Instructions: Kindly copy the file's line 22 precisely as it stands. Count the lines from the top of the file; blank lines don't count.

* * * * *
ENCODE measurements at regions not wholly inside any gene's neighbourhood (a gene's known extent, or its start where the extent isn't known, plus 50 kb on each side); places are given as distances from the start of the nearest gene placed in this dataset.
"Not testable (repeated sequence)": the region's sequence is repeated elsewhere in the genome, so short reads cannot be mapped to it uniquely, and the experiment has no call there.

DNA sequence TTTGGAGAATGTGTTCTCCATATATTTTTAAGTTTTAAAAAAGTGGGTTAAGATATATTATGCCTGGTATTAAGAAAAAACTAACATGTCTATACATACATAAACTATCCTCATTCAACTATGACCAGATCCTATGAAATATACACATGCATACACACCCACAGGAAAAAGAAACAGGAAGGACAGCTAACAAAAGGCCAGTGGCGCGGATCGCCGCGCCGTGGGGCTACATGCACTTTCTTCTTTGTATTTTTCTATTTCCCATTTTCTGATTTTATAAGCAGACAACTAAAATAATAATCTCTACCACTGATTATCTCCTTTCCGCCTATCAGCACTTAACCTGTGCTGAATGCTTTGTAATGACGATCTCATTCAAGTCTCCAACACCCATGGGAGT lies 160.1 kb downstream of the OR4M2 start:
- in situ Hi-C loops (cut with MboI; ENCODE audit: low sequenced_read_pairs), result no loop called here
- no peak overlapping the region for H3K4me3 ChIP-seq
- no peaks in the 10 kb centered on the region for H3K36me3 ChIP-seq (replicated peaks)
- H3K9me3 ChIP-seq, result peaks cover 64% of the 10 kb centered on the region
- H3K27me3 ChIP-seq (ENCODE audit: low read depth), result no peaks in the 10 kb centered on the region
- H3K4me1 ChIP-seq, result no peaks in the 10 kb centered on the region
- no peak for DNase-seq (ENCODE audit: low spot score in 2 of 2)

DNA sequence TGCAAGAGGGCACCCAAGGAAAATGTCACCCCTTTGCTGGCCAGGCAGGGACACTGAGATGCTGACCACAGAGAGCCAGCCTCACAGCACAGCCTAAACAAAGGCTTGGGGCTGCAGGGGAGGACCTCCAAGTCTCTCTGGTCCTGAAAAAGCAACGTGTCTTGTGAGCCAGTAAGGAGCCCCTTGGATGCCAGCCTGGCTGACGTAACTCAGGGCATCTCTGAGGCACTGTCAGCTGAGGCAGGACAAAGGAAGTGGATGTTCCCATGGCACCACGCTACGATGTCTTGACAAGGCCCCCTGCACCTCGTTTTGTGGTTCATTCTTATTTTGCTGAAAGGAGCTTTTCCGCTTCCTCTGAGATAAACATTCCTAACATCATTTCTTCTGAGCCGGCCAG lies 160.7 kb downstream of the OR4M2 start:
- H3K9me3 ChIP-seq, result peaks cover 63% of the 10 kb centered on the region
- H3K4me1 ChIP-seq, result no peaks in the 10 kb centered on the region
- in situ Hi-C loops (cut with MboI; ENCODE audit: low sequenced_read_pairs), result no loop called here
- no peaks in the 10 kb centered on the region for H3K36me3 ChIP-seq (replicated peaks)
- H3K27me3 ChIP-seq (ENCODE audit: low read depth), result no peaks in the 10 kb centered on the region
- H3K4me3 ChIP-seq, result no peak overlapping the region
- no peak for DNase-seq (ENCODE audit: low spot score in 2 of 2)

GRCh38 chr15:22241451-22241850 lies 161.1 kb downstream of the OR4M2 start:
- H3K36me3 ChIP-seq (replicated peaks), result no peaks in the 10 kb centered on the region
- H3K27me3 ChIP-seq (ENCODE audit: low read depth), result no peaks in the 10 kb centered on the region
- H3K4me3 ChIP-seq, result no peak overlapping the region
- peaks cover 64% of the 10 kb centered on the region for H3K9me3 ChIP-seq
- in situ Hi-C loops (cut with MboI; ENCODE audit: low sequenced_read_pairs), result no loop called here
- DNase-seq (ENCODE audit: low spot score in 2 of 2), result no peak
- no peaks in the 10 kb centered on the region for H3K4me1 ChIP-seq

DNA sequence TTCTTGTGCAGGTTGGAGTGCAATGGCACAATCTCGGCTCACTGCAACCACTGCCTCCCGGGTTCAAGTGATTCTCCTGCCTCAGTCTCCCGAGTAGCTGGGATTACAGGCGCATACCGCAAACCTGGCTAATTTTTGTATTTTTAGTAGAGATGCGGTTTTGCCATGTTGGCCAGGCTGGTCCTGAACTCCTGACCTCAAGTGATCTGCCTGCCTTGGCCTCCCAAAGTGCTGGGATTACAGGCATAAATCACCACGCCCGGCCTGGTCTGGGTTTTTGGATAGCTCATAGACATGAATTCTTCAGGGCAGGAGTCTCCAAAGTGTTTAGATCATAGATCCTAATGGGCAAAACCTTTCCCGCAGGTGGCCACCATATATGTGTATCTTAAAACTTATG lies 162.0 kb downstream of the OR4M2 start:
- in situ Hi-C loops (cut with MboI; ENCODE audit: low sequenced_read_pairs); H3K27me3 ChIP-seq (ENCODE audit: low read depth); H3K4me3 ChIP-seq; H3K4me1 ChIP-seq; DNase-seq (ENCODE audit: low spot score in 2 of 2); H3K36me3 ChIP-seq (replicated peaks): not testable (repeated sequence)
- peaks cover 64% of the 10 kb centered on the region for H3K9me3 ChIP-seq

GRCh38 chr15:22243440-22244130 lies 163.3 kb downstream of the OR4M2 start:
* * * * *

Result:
- H3K4me3 ChIP-seq, result no peak overlapping the region